Following this judgment, the Government of India with effect from 19-04-2018 has amended Section 45(1) of the PMLA Act by adding the words “under this Act” to Sub-section (1) of Section 45 of the PMLA Act and deleting the words “punishable for a term of imprisonment of more than 3 years under Part A of the Schedule”, as one of the grounds for striking down the section in the said judgment was that the appropriate Court while deciding the bail application should have reasonable grounds for believing that the accused is not guilty of a predicate offense instead of an offense under PMLA.
The amended section 45 of the PMLA reads as under:
Section 45 – Offences to be cognizable and non-bailable
Notwithstanding anything contained in the Code of Criminal Procedure, 1973(2 of1974), no person accused of an offense [under this Act] shall be released on bail or his bond unless
(i) the Public Prosecutor has been allowed to oppose the application for such release; and
(ii) where the Public Prosecutor opposes the application, the court is satisfied that there are reasonable grounds for believing that he is not guilty of such offence and that he is not likely to commit any offence while on bail:
Provided that a person, who, is under the age of sixteen years, or is a woman or is sick and infirm [or is accused either on his own or along with other co-accused of money-laundering a sum of less than one crore rupees], may be released on bail, if the Special Court so directs:
Provided further that the Special Court shall not take cognizance of any offense punishable under section 4 except upon a complaint in writing made by—
(i) the Director; or
(ii) any officer of the Central Government or a State Government authorized in writing in this behalf by the Central Government by a general or special order made in this behalf by that Government.
(1A) Notwithstanding anything contained in the Code of Criminal Procedure, 1973, or any other provision of this Act, no police officer shall investigate into an offense under this Act unless specifically authorized, by the Central Government by a general or special order, and, subject to such conditions as may be prescribed’
(2) The limitation on granting of bail specified in [***] sub-section (1) is in addition to the limitations under the Code of Criminal Procedure, 1973 (2 of 1974) or any other law for the time being in force on granting of bail.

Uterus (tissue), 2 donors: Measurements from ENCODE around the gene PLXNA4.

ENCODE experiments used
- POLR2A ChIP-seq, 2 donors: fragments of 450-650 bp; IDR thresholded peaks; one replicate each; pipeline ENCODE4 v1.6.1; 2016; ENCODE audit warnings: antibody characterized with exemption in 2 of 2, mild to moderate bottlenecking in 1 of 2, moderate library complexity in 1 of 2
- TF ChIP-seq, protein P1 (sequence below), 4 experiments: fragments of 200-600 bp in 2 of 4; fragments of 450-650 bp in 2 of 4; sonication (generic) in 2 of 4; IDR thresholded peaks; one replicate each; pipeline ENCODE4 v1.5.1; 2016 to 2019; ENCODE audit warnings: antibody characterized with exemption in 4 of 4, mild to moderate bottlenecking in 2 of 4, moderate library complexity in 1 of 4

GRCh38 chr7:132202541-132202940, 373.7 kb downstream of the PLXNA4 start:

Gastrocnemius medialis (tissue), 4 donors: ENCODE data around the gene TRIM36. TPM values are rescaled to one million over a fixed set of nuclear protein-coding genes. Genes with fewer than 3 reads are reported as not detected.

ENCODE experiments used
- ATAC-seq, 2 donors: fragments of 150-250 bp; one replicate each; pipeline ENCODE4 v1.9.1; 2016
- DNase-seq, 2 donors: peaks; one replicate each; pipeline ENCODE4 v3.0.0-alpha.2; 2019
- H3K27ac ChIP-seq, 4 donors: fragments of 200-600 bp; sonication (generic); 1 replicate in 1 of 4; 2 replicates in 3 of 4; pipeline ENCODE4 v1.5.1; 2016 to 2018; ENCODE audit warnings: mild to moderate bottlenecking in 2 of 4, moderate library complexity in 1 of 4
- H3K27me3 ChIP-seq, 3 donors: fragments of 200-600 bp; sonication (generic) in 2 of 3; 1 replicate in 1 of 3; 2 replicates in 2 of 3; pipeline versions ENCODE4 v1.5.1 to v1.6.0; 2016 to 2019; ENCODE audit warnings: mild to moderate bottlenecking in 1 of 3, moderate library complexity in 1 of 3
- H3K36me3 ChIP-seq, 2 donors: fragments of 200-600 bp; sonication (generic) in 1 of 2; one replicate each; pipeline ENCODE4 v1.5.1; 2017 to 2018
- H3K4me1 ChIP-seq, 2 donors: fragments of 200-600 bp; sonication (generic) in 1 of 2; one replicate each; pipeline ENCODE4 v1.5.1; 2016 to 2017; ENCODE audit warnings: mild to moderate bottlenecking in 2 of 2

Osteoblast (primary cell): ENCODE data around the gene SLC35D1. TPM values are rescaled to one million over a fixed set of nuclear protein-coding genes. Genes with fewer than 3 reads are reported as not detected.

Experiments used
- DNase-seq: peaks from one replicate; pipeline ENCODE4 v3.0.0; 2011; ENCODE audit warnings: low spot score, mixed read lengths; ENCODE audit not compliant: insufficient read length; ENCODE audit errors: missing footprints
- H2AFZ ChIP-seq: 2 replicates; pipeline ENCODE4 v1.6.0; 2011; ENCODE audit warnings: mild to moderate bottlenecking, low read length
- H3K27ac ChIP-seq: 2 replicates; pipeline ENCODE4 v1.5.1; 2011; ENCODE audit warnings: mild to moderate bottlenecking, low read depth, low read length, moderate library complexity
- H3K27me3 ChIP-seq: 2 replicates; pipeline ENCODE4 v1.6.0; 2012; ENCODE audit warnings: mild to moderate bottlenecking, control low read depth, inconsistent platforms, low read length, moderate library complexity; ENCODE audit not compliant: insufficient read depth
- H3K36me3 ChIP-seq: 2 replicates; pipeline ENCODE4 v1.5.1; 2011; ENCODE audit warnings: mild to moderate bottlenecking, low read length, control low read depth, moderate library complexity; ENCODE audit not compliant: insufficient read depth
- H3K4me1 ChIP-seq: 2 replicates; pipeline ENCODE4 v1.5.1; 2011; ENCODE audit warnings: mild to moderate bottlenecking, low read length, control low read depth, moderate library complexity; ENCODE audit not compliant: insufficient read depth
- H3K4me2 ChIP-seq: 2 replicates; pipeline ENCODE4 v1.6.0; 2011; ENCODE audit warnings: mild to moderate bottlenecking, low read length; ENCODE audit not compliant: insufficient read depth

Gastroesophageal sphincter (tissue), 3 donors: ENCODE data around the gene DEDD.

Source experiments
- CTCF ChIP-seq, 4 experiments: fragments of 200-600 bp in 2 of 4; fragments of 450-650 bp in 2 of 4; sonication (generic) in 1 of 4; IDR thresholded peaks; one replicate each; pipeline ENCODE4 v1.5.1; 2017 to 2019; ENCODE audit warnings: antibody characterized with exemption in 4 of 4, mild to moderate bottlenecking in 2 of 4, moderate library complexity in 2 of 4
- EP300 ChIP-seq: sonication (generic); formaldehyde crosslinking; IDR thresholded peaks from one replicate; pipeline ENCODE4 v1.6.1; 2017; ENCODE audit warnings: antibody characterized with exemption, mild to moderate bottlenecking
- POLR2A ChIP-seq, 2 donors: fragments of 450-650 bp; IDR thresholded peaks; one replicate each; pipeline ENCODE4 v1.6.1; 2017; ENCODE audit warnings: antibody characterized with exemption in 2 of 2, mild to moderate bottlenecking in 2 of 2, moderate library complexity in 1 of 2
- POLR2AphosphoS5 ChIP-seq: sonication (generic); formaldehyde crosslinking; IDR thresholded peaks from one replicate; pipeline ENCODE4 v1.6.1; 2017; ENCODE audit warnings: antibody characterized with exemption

Nikesh Tarachand Shah vs Union of India (2017)
Regard being had to the above, we declare Section 45(1) of the Prevention of Money Laundering Act, 2002, insofar as it imposes two further conditions for release on bail, to be unconstitutional as it violates Articles 14 and 21 of the Constitution of India.
All the matters before us in which bail has been denied, because of the presence of the twin conditions contained in Section 45, will now go back to the respective Courts which denied bail. All such orders are set
aside, and the cases remanded to the respective Courts to be heard on merits, without application of the twin conditions contained in Section 45 of the 2002 Act. Considering that persons are languishing in jail and that personal liberty is involved, all these matters are to be taken up at the earliest by the respective Courts for fresh decision.
Awarding bail to the accused, who is involved in a money laundering case, is found to be violative. as we know that a person is innocent until proven guilty, but here those who are filled under this offense, they are pronounced guilty and even before being declared guilty by the court they are being treated as criminal and because of which their fundamental right i.e., to be treated equally and right to life is violated under Article 14 and Article 21 of the Constitution of India, as the court followed twin test.
The threat of money laundering is still encountered in India and to restrain and stop it, the government has proposed different rigorous laws and punishments. Prevention of Money Laundering Act has encountered meaningful changes since its commencement. But various High Courts across the country still have decided the position that mere replacement of the word ‘under this Act’ will neither revive nor resurrect the application of twin conditions, which has been pronounced unconstitutional as a whole by the Supreme Court.